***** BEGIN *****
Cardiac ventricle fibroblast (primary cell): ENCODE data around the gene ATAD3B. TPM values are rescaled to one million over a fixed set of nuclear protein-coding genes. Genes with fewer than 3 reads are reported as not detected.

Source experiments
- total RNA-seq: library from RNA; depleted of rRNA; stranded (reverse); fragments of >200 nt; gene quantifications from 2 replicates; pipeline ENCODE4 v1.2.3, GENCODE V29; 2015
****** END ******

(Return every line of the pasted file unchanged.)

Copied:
Cardiac ventricle fibroblast (primary cell): ENCODE data around the gene ATAD3B. TPM values are rescaled to one million over a fixed set of nuclear protein-coding genes. Genes with fewer than 3 reads are reported as not detected.

Source experiments
- total RNA-seq: library from RNA; depleted of rRNA; stranded (reverse); fragments of >200 nt; gene quantifications from 2 replicates; pipeline ENCODE4 v1.2.3, GENCODE V29; 2015